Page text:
Given the relatively low level of political capital it has in the Rajya Sabha, and the backdrop of the Bhopal gas tragedy and recent tragedies such as the Fukushima disaster in 2011, it seems unlikely the government is going to go out of its way to try and amend the Civil Liability of Nuclear Damage Act in a hurry—the Act has once again come to the forefront with US President Barack Obama coming to the Republic Day function. Since no US firm is going to build nuclear plants in India until Section 17(b) of the Act allows the Nuclear Power Corporation of India Limited (NPCIL) to take action against them in case of a nuclear accident, revoking this has been on the US agenda for a long time. Apart from the political sensitivity around such an action, as finance minister Arun Jaitley acknowledged at a seminar on the Act earlier this week, both the BJP and the Congress had passed the Act—so changing an integral part of the Act doesn’t look as if it is on the cards.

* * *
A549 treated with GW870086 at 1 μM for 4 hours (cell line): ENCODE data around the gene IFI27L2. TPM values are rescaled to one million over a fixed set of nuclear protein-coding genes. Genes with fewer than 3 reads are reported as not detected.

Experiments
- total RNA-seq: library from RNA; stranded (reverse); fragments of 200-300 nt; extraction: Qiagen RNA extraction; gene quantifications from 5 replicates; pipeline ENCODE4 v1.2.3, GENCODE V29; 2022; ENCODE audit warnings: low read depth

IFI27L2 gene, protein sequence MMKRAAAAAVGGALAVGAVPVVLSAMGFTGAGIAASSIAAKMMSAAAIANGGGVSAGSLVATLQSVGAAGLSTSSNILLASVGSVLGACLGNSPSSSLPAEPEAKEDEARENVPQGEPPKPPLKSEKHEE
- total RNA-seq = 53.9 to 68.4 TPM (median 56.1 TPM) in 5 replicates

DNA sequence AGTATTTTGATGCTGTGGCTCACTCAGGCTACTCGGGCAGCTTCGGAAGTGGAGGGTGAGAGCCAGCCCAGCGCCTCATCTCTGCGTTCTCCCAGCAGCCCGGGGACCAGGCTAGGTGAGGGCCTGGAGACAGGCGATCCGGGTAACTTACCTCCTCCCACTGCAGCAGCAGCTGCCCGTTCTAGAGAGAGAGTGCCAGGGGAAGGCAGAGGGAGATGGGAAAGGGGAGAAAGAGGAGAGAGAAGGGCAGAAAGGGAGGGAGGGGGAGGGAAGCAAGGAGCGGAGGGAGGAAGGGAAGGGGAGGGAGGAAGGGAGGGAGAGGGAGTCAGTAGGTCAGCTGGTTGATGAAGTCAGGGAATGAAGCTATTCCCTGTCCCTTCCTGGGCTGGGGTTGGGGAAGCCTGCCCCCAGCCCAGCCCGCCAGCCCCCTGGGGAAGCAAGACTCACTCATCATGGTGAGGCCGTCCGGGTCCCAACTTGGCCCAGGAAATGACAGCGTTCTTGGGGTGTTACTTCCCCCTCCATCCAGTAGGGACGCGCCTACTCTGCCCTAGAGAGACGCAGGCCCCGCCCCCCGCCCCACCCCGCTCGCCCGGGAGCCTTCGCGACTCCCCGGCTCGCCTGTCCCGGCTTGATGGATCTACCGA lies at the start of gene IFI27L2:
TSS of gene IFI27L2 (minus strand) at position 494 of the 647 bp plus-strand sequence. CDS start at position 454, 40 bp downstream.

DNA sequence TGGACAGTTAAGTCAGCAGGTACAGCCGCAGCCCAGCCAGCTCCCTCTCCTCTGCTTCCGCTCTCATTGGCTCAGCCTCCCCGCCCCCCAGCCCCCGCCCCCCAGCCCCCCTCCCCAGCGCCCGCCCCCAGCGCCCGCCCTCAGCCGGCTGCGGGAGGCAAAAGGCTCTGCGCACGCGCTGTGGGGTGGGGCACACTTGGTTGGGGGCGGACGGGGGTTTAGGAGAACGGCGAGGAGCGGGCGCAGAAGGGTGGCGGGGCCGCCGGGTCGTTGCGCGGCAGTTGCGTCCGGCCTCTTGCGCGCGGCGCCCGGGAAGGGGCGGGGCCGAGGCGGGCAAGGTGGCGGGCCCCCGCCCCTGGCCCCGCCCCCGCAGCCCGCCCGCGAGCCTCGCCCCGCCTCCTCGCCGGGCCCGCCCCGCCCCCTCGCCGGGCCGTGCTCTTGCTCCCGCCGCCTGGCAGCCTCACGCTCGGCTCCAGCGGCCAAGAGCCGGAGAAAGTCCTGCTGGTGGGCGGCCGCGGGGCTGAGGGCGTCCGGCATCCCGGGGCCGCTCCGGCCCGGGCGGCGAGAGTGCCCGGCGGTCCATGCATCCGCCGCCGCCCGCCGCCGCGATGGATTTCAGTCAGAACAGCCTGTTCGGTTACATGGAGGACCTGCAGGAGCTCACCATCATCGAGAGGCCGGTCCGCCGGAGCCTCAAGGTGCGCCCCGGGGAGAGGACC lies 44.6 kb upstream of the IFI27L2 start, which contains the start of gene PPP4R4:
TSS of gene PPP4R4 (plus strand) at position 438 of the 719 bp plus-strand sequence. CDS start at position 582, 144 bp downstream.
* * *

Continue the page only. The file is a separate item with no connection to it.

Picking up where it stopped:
In which case, various other solutions need to be looked at. The previous government sought to fix matters through the Rules to the Act, and Rule 24 limits the liability to R1,500 crore or to the value of the contract, whichever is lower—the R1,500 crore comes from the fact that, under the Act, in case of a nuclear accident, NPCIL will make an initial ‘no faults’ payment of this amount. But, as the Vidhi Centre for Legal Policy, that arranged the seminar Jaitley spoke at, points out, this is ultra vires since the Rule cannot go beyond the Act. The Vidhi Centre points out that it is possible to strengthen the Act to ensure liability remains only under the Act and not the general law of torts—this is certainly a suggestion worth considering. Another possibility, though it is not clear if this will suffice, is to form a fund of the type contemplated under the Convention on Supplementary Compensation for Nuclear Damage (the CSC has not yet come into force)—the CSC’s architecture involves creating a fund with contributions from every country which can be used in case of an accident. While India has not yet ratified the CSC since its nuclear liability Act is not in conformity with the Convention, one solution is to start an Indian nuclear fund with an initial government contribution and create a cess on all electricity production to provide a continuous stream of funding towards it. This may still not be enough, but if India needs to produce nuclear power, and if Indian firms need to contribute in developing these plants, it needs to make a start at untangling the knots created by the nuclear liability Act.